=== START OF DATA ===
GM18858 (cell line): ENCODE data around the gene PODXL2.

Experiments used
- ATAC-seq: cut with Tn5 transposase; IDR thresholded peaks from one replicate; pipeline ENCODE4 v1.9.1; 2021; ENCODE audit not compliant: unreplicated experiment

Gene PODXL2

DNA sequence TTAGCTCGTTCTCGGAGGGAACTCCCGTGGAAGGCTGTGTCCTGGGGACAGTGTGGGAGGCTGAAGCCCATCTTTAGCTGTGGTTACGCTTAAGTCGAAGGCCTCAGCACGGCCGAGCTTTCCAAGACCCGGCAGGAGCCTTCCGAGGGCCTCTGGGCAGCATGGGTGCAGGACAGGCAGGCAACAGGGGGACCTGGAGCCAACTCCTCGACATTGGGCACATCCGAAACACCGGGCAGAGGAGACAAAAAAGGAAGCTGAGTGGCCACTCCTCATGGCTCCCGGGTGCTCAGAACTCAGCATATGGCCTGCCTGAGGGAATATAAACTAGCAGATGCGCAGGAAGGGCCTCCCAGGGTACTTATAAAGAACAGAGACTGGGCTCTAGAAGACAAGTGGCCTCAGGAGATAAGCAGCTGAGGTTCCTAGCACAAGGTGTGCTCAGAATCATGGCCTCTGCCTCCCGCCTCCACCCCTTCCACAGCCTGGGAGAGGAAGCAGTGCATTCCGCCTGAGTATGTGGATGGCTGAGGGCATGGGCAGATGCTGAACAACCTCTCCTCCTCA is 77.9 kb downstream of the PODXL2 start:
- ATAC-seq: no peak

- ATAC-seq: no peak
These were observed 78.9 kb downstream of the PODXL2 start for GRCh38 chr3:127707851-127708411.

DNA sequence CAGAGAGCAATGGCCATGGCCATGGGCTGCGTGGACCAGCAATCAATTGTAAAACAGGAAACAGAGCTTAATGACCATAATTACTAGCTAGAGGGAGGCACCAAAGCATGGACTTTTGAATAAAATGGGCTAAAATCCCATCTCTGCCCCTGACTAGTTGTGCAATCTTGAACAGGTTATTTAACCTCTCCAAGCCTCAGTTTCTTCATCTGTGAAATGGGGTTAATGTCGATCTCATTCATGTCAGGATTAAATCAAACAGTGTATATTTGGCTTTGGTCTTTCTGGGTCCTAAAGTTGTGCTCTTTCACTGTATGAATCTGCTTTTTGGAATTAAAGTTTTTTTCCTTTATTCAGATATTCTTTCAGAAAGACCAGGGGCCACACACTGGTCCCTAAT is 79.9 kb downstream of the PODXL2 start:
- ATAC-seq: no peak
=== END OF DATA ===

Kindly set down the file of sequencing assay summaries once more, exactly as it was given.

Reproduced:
GM18858 (cell line): ENCODE data around the gene PODXL2.

Experiments used
- ATAC-seq: cut with Tn5 transposase; IDR thresholded peaks from one replicate; pipeline ENCODE4 v1.9.1; 2021; ENCODE audit not compliant: unreplicated experiment

Gene PODXL2

DNA sequence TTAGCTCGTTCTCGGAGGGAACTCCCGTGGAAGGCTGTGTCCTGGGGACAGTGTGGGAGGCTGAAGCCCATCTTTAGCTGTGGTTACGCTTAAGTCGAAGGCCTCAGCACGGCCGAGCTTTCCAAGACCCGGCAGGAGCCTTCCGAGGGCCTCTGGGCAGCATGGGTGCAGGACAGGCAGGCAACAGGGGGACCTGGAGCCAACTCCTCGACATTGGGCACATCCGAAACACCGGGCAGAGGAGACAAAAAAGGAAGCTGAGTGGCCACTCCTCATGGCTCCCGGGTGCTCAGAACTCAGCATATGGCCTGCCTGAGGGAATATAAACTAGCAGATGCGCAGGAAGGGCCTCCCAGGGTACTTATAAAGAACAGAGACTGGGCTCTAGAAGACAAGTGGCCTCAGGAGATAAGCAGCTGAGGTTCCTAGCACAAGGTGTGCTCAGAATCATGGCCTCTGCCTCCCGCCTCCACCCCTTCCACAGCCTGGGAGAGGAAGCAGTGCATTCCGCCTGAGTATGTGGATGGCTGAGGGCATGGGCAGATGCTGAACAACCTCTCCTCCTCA is 77.9 kb downstream of the PODXL2 start:
- ATAC-seq: no peak

- ATAC-seq: no peak
These were observed 78.9 kb downstream of the PODXL2 start for GRCh38 chr3:127707851-127708411.

DNA sequence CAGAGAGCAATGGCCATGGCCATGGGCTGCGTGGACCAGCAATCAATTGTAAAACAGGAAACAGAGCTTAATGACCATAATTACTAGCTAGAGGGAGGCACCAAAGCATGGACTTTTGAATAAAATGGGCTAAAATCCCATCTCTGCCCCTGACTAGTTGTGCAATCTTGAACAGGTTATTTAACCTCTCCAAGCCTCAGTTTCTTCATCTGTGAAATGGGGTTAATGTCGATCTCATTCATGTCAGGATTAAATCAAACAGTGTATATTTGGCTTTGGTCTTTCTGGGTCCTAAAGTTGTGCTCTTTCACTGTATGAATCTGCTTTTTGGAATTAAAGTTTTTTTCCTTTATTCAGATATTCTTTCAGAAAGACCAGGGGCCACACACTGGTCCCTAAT is 79.9 kb downstream of the PODXL2 start:
- ATAC-seq: no peak